Amy Friend's celestial interventions
Canadian photographer pierces vintage photos to let the light and lost souls shine through
Famously, some cultures believe that to take a photograph of a person is to take away part of their soul - that part of the soul embeds itself into the photograph. If any photographs were to actuallyu come close to representing this it would probably be Canadian photographer Amy Friend’s project Dare alla Luce.
By piercing holes in found photographs Friend, who has exhibited her work widely in Ontario, Canada, allows light to pass through the images, bringing the photographs and the people in them to life. “Through small deliberate interventions, I altered these vintage images,” Friend explains. “Allowing light to pass through them. (After all, photographs are made possible with light.)”
Many of Friend’s photo projects are focused around lost souls and or the idea of something missing. (Another project features photographs of clothing supposed to have washed up on the shores of Cuba, representing the stories of people who'd attempted to leave the island by boat. “That is where this series came from. These stories. The lost ones. Despite this bleak reality, the work is also about hope and dreams, and freedom. About chance, struggle, and loss.”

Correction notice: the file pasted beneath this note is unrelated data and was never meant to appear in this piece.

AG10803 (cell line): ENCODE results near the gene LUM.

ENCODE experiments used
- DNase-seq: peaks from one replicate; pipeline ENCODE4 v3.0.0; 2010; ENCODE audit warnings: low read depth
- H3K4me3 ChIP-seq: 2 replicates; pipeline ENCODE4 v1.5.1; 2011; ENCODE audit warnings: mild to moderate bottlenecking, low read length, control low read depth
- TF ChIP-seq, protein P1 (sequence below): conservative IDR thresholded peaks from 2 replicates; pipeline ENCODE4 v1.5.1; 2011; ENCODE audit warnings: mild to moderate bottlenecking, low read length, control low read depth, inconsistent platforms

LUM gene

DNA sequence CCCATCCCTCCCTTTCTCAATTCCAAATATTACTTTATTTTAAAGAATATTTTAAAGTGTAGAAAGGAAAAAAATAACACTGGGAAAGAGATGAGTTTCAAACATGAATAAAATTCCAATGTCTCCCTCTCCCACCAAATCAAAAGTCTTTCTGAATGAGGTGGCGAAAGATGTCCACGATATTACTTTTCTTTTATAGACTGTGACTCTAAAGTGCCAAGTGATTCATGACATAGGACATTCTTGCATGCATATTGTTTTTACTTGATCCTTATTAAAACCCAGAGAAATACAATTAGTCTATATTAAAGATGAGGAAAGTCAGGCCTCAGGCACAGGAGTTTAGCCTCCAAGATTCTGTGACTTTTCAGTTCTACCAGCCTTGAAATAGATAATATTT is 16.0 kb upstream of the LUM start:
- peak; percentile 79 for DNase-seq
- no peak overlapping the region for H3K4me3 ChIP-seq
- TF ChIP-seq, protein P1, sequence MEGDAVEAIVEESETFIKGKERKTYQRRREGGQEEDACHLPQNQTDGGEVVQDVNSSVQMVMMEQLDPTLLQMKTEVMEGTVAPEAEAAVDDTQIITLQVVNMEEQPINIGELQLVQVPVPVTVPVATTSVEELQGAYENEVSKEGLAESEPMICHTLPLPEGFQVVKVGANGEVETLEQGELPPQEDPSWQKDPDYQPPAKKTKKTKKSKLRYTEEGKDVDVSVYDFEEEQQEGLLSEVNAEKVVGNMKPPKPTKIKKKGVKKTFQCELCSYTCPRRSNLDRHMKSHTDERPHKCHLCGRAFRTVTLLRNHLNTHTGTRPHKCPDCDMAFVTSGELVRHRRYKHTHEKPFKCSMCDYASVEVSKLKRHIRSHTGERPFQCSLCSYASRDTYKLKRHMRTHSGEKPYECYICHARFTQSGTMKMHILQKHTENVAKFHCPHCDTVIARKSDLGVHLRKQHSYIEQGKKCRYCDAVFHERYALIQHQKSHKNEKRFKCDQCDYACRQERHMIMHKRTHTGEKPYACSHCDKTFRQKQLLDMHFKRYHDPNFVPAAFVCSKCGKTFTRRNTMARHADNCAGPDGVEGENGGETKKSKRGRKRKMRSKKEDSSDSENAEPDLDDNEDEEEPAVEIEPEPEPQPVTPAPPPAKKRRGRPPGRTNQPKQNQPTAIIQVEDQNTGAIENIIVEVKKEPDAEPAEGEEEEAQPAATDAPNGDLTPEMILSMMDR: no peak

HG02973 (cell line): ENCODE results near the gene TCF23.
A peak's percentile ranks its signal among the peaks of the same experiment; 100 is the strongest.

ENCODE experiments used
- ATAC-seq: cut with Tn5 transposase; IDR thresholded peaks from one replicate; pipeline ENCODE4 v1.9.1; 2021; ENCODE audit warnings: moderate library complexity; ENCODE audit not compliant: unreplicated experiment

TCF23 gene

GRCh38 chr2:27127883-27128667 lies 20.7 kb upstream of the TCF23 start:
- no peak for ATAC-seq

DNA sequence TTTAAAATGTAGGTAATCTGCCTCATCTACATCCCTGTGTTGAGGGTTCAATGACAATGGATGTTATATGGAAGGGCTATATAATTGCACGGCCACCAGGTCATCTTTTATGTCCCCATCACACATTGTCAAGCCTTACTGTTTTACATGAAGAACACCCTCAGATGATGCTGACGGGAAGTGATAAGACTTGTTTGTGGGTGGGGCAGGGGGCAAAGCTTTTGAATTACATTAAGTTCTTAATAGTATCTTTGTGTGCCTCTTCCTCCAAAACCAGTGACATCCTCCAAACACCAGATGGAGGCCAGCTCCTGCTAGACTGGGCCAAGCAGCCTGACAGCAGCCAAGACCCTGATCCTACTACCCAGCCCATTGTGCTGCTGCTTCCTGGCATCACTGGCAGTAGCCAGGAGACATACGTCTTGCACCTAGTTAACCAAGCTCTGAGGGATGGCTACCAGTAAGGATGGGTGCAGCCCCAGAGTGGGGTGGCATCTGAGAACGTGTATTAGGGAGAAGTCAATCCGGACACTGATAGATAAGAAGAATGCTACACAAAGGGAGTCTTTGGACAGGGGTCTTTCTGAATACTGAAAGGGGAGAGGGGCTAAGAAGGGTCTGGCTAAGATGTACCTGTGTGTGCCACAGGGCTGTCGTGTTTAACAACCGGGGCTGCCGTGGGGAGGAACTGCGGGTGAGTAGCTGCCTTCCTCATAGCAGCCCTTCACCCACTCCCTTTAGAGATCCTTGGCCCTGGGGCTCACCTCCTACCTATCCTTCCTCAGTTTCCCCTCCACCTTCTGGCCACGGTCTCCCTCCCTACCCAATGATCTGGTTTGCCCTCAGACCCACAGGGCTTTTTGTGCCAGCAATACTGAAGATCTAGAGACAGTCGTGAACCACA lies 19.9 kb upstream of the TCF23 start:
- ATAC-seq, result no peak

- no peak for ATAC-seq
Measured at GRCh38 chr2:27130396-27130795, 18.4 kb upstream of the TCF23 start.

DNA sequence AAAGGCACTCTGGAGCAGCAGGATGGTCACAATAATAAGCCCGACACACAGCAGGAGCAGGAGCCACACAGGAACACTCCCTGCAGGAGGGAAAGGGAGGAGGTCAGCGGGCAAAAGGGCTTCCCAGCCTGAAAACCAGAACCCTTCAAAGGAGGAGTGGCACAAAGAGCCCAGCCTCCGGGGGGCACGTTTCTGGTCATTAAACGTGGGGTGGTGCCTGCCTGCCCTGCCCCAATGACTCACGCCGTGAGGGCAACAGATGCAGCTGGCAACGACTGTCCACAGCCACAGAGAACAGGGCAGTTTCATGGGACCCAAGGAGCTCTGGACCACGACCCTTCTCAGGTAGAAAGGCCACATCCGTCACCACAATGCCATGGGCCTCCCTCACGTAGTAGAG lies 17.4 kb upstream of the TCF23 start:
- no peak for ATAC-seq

Friend, whose work has been featured in the Magenta Flash Forward Emerging Photography Competition, LENS magazine and who has received grants from the Canada Council for the Arts and the Ontario Arts Council, says the project aims to return the photographs, and indeed the souls of the subjects to the atmosphere. “In a literal and somewhat playful manner,” she says. “I aimed to give the photographs back to the light, hence the title of the series, Dare alla Luce, an Italian phrase used to describe the moment of birth.”